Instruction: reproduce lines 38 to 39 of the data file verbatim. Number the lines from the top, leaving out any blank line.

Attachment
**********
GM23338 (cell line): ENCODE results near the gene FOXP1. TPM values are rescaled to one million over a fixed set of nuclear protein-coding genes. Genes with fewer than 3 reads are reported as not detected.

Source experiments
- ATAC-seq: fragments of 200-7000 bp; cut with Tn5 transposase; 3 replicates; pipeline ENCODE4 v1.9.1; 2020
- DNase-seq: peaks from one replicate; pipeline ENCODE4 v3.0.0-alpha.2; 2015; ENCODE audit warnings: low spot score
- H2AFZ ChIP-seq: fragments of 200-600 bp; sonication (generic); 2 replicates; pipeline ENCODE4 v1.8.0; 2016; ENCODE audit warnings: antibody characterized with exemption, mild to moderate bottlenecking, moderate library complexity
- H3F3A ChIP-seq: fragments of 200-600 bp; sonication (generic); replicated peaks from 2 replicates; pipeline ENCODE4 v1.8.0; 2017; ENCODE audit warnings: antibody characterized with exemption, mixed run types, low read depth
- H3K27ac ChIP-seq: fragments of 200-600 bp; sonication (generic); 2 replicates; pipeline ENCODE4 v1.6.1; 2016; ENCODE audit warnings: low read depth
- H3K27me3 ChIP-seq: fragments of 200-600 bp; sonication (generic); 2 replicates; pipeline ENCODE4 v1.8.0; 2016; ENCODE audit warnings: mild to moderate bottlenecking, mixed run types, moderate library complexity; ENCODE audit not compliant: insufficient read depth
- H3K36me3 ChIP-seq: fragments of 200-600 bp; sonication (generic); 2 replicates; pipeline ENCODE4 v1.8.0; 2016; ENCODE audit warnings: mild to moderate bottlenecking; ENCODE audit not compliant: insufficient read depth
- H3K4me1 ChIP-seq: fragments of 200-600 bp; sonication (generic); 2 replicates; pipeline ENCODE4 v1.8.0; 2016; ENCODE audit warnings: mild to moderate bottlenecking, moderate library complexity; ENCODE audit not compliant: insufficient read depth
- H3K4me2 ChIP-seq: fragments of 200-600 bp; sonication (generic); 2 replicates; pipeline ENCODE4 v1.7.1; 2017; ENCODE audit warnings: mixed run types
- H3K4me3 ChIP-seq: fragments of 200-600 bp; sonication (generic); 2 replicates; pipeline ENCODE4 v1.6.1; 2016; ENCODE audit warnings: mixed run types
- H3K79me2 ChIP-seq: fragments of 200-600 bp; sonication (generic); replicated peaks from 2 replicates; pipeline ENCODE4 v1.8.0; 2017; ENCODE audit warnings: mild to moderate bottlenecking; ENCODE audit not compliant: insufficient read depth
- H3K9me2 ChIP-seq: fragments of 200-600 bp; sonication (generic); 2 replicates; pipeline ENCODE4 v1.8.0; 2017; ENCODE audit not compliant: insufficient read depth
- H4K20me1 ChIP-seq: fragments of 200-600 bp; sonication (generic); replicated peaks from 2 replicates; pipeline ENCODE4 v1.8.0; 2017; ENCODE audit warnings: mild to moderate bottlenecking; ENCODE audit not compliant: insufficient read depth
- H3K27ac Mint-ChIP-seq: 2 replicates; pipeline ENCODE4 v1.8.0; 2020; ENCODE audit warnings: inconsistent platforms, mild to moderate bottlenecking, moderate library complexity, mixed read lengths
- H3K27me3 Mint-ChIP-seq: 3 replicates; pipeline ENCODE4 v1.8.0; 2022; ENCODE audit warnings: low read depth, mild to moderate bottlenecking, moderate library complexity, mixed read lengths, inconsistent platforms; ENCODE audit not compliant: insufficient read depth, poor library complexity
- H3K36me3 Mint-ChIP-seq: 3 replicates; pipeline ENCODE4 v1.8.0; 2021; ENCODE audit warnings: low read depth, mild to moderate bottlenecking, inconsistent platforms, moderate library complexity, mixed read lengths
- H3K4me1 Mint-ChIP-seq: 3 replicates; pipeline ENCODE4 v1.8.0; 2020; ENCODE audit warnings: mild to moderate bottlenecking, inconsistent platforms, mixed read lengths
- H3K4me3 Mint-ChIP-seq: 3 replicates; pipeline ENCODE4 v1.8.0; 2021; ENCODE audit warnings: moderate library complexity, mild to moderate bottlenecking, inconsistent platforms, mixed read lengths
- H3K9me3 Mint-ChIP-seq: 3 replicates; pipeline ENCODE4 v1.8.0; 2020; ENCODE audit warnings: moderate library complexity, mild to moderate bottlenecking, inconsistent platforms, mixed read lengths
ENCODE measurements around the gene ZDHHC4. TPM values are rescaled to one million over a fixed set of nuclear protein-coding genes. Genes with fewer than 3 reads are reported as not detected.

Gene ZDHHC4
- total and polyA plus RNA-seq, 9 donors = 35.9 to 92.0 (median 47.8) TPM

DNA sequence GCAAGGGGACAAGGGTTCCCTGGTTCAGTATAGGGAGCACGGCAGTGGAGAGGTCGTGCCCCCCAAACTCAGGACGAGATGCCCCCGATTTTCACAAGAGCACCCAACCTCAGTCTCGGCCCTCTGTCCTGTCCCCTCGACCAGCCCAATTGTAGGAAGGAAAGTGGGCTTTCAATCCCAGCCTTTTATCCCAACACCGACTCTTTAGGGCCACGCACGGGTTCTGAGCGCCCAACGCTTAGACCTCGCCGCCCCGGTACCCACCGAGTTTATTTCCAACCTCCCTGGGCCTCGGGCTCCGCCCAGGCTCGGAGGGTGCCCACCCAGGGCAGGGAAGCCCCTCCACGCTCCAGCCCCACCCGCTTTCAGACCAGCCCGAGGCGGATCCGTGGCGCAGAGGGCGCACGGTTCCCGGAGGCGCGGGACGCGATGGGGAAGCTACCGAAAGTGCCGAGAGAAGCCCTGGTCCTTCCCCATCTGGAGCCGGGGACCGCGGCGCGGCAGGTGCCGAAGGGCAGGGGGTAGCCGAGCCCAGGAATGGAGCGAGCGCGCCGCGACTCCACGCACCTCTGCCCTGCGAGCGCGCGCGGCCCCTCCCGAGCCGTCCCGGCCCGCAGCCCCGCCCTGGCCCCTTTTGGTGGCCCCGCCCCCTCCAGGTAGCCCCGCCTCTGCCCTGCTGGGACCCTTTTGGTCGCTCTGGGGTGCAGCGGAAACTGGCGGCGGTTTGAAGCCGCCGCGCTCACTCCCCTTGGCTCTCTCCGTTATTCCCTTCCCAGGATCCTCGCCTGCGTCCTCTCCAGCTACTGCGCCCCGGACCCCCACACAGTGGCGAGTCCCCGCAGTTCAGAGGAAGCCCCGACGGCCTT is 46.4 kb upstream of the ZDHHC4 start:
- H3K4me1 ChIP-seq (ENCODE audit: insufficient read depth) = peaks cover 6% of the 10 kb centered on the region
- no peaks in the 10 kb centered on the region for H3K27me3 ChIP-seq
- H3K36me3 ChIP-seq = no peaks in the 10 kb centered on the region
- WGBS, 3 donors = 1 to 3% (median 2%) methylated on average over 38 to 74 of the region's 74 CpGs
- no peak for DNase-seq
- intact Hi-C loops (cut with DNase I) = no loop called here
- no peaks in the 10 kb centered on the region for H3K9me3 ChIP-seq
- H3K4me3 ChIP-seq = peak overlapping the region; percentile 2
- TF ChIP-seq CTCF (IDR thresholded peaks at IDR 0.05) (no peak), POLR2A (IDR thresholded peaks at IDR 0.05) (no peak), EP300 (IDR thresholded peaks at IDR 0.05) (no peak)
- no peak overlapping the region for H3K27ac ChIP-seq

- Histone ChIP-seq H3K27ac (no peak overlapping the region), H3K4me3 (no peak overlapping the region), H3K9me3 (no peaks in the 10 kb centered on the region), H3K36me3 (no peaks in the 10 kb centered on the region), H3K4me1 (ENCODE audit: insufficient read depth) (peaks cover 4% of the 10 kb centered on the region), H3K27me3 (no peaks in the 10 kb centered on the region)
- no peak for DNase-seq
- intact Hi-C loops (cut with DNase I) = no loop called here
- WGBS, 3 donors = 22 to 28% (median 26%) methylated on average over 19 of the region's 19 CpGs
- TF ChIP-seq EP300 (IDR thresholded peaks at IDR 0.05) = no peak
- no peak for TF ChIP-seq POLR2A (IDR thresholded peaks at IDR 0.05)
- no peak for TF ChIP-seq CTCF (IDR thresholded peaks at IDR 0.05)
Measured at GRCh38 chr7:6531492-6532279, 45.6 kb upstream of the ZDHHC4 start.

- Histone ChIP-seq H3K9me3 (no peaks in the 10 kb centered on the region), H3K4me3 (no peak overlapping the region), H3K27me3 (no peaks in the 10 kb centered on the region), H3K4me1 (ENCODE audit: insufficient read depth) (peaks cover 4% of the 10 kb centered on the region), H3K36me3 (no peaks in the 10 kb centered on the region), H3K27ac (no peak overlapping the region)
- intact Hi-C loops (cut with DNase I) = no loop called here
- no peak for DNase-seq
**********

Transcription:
- intact Hi-C loops (cut with DNase I) = no loop called here
- WGBS, 3 donors = 22 to 28% (median 26%) methylated on average over 19 of the region's 19 CpGs